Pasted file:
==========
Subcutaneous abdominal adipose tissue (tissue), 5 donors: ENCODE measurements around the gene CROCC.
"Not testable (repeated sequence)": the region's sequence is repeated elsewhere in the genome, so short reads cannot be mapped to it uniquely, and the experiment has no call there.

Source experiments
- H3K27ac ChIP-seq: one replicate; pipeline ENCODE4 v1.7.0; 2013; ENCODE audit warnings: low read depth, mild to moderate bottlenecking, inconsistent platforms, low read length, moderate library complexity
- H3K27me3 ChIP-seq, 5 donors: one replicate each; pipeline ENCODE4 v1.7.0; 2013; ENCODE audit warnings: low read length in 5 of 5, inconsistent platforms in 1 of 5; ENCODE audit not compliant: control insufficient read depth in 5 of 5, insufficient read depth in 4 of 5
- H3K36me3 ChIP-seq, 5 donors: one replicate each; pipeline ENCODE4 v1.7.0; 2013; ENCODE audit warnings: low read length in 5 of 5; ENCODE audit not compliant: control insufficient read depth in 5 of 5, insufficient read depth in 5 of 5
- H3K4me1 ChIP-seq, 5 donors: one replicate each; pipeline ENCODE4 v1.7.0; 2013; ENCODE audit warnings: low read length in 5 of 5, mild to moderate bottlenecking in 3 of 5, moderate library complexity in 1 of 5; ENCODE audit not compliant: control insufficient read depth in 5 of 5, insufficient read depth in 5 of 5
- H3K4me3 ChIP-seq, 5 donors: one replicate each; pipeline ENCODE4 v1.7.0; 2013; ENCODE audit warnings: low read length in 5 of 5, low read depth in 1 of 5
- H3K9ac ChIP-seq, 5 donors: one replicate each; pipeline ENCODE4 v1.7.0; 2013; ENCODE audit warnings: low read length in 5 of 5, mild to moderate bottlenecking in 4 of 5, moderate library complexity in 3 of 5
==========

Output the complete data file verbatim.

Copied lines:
Subcutaneous abdominal adipose tissue (tissue), 5 donors: ENCODE measurements around the gene CROCC.
"Not testable (repeated sequence)": the region's sequence is repeated elsewhere in the genome, so short reads cannot be mapped to it uniquely, and the experiment has no call there.

Source experiments
- H3K27ac ChIP-seq: one replicate; pipeline ENCODE4 v1.7.0; 2013; ENCODE audit warnings: low read depth, mild to moderate bottlenecking, inconsistent platforms, low read length, moderate library complexity
- H3K27me3 ChIP-seq, 5 donors: one replicate each; pipeline ENCODE4 v1.7.0; 2013; ENCODE audit warnings: low read length in 5 of 5, inconsistent platforms in 1 of 5; ENCODE audit not compliant: control insufficient read depth in 5 of 5, insufficient read depth in 4 of 5
- H3K36me3 ChIP-seq, 5 donors: one replicate each; pipeline ENCODE4 v1.7.0; 2013; ENCODE audit warnings: low read length in 5 of 5; ENCODE audit not compliant: control insufficient read depth in 5 of 5, insufficient read depth in 5 of 5
- H3K4me1 ChIP-seq, 5 donors: one replicate each; pipeline ENCODE4 v1.7.0; 2013; ENCODE audit warnings: low read length in 5 of 5, mild to moderate bottlenecking in 3 of 5, moderate library complexity in 1 of 5; ENCODE audit not compliant: control insufficient read depth in 5 of 5, insufficient read depth in 5 of 5
- H3K4me3 ChIP-seq, 5 donors: one replicate each; pipeline ENCODE4 v1.7.0; 2013; ENCODE audit warnings: low read length in 5 of 5, low read depth in 1 of 5
- H3K9ac ChIP-seq, 5 donors: one replicate each; pipeline ENCODE4 v1.7.0; 2013; ENCODE audit warnings: low read length in 5 of 5, mild to moderate bottlenecking in 4 of 5, moderate library complexity in 3 of 5